Sterndrives – or inboard/outboard drives, as they are also known – represent one of the most common forms
of marine propulsion. They can be found on a wide variety of boats, from smaller fishing vessels to full-size
yachts. Sterndrives have power systems located inside of the boat and drive units on the outside of your
Sterndrive systems have multiple advantages compared to both outboard and inboard systems, including
better horsepower, cleaner aesthetics, and ease of maneuvering in shallow waters. Yet in order to enjoy these
benefits, you must be proactive about keeping your sterndrive system in good working order.
Many people overlook the importance of sterndrive maintenance – often to their own detriment. If you would
like to learn more about what it takes to keep a sterndrive running strong, read on. This article will cover
two key aspects of sterndrive maintenance.
Boats are just like cars in that their engines require oil in order to operate smoothly. Over time, that
oil will gradually break down, leading to less and less protection against friction. Contaminants will also
accumulate in the oil. These can wreak havoc on internal components if allowed to build up.
Therefore, you must be vigilant about replacing your sterndrive boat’s oil on a regular basis. What many
people don’t realize, however, is that you need to run your engine before draining the old oil. Ideally, the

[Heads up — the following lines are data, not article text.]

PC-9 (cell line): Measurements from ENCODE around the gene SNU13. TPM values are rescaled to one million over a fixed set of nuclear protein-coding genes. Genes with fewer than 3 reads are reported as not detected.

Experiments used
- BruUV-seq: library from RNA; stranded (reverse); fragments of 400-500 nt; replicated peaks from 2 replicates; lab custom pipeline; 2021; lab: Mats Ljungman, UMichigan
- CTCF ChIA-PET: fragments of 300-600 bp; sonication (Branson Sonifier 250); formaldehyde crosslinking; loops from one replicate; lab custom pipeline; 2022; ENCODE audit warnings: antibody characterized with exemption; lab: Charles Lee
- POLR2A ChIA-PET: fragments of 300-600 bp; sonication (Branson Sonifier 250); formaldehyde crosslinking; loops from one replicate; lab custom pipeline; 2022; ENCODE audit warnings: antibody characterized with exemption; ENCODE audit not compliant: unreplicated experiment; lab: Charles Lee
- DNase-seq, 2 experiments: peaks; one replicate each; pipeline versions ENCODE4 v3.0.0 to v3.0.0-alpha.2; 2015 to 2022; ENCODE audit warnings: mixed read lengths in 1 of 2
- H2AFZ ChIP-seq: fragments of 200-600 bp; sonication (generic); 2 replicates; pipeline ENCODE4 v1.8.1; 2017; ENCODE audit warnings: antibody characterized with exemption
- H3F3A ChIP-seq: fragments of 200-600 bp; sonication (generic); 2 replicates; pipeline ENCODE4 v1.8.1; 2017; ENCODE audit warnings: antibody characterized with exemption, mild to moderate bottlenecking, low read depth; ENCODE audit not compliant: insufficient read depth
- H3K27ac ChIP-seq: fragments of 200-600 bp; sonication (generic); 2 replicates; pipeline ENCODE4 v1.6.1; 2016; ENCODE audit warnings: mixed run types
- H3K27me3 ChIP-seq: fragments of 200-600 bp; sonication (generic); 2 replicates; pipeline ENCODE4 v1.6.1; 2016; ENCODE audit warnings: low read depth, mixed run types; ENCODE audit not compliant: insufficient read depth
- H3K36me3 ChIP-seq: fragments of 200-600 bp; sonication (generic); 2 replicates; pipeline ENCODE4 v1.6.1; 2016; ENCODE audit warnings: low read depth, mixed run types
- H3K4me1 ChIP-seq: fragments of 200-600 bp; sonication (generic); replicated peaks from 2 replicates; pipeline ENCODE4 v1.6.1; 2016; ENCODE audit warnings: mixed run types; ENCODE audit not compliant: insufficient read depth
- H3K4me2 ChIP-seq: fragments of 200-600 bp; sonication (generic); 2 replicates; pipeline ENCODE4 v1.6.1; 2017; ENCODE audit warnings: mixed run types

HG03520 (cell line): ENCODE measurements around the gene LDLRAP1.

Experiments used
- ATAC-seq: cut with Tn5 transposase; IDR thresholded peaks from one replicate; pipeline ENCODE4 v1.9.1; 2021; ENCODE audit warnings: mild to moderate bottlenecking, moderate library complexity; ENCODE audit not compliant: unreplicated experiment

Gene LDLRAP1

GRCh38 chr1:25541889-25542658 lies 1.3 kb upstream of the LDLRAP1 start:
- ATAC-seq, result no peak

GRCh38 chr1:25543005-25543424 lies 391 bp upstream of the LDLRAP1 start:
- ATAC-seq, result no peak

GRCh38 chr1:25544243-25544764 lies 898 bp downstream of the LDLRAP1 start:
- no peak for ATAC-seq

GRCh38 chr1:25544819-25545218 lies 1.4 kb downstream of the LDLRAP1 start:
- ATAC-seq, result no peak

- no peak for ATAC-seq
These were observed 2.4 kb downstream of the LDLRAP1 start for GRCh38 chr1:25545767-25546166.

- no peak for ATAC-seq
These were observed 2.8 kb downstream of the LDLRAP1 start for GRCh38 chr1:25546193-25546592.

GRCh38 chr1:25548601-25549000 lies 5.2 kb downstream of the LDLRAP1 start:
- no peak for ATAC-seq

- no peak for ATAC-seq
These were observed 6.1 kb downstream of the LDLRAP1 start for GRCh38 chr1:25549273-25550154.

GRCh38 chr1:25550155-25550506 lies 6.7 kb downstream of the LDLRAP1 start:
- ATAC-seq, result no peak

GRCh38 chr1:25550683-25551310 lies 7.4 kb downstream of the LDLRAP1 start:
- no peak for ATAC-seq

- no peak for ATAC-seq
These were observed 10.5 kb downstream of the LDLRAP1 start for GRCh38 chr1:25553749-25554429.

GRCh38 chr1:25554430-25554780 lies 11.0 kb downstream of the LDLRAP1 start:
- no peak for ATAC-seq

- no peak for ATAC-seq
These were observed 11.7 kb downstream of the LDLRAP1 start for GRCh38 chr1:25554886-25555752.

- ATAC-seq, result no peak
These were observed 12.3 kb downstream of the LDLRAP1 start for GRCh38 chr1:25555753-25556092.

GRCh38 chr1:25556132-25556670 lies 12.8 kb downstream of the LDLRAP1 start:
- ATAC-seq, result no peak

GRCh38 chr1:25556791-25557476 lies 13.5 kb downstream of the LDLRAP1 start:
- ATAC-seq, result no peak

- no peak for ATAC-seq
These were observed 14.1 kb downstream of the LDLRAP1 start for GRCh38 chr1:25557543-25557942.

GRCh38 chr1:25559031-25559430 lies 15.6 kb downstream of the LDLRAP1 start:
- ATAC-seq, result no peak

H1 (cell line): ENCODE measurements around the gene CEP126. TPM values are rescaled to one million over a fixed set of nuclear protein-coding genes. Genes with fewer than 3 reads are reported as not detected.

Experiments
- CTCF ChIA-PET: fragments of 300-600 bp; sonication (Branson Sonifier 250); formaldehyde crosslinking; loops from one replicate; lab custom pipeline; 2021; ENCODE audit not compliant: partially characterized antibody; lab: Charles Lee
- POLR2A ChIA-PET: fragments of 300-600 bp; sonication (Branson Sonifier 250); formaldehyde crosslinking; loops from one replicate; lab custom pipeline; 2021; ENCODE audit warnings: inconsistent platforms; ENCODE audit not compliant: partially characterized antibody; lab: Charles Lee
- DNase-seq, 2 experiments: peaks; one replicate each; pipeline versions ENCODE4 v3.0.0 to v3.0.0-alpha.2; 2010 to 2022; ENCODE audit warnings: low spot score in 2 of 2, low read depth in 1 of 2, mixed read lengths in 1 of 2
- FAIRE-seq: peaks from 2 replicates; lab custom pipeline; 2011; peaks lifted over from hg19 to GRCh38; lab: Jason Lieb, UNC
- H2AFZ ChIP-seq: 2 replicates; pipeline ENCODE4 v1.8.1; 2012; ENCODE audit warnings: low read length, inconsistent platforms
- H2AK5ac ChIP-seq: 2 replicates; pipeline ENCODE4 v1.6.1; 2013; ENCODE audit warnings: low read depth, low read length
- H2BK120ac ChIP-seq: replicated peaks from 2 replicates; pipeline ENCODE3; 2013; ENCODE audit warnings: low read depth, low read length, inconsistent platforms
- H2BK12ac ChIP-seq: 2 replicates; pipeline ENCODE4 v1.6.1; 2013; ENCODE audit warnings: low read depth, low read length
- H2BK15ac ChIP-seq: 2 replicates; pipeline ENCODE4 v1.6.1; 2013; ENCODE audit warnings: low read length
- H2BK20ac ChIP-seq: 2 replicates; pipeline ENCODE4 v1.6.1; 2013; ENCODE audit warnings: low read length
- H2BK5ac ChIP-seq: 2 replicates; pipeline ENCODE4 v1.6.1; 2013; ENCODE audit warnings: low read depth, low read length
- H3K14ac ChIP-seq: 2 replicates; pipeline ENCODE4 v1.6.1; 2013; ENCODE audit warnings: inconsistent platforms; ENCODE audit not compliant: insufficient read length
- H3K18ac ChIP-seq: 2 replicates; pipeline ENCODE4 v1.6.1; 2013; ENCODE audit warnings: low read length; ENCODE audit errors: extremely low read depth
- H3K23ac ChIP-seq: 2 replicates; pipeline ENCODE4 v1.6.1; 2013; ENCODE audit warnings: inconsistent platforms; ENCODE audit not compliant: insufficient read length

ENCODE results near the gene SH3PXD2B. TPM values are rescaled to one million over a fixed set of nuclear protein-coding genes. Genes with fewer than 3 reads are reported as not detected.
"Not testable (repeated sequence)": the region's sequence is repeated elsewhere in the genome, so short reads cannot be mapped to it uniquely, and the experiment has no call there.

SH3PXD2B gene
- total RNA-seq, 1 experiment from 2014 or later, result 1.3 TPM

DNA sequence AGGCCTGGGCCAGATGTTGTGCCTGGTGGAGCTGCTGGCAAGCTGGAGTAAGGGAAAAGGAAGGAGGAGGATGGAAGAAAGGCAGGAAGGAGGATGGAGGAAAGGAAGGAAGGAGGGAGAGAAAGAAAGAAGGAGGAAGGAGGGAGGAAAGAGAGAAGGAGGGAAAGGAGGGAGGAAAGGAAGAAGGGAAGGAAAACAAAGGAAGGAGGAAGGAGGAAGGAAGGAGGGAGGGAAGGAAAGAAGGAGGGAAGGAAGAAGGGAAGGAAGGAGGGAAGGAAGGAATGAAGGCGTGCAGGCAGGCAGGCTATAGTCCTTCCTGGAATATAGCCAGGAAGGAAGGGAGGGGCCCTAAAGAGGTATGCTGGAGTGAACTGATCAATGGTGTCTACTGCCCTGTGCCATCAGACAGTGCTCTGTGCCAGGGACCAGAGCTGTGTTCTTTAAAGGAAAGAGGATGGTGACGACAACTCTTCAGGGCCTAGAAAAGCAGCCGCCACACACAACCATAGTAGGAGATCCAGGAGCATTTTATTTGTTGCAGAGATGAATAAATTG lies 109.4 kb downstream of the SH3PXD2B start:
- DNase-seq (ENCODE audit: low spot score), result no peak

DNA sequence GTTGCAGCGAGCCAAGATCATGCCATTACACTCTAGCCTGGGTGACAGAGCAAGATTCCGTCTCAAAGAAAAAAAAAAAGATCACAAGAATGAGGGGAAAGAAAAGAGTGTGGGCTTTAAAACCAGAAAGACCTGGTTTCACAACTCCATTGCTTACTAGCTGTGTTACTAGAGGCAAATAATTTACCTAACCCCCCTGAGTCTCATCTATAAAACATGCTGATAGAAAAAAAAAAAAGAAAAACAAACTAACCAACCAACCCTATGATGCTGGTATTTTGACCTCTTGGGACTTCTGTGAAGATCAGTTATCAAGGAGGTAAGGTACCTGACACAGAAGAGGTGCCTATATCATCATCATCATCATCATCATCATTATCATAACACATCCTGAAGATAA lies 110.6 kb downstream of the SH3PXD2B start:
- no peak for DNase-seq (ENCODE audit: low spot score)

engine should reach a temperature of at least 130 degrees Fahrenheit.
The higher temperature will loosen up the oil, which will help it flow more completely out of your engine,
ensuring a clean and complete a flush. And as the oil heats up and circulates through the engine, particles
of contaminants will become suspended in the oil so that when you drain the oil, more contaminants will flow
out with it.
A stern drive propulsion system has both interior and exterior elements. This requires holes in your hull
so that the two parts of the system can connect to one another. As you can imagine, these holes must be
carefully sealed in order to prevent water from getting into your boat or into the drive system itself. This
task is accomplished by means of components known as bellows.
Bellows consist of thick, waterproof rubber. While quite hardy, they will begin to degrade as time goes
on. Eventually, they may become cracked and crumbled enough to allow water to start leaking through. However,
regular inspections can prevent this problem from occurring.
Your boat contains at least three different types of bellows. The first, known as a U-joint bellow,
provides protection to the U-joints. U-joint bellows also keep water out of the drift shaft running to the
engine coupler. Signs that your U-joint bellows may need to be replaced include visible signs of water in the
boat, or in the gear lube.
A faulty U-joint bellow may also result in odd gurgling noises at the back of your boat. You may notice
that such noises become more pronounced when you turn the boat hard. You may also notice signs of oil leaking
from the drive when your boat is in dry storage.
The second type of bellow is called a shift bellow. Its principal task involves keeping water out of your
boat. If you have noticed water on the floor of your boat, the shift bellow may be involved. Finally, the
last type of bellow, the exhaust bellow, functions as a means of routing exhaust gases through the drive
A bad exhaust bellow won’t cause any serious problems, although it should still be replaced. For more
information about what it takes to keep your sterndrive boat performing at peak capacity, please don’t
hesitate to contact the boating experts at Petzold’s Marine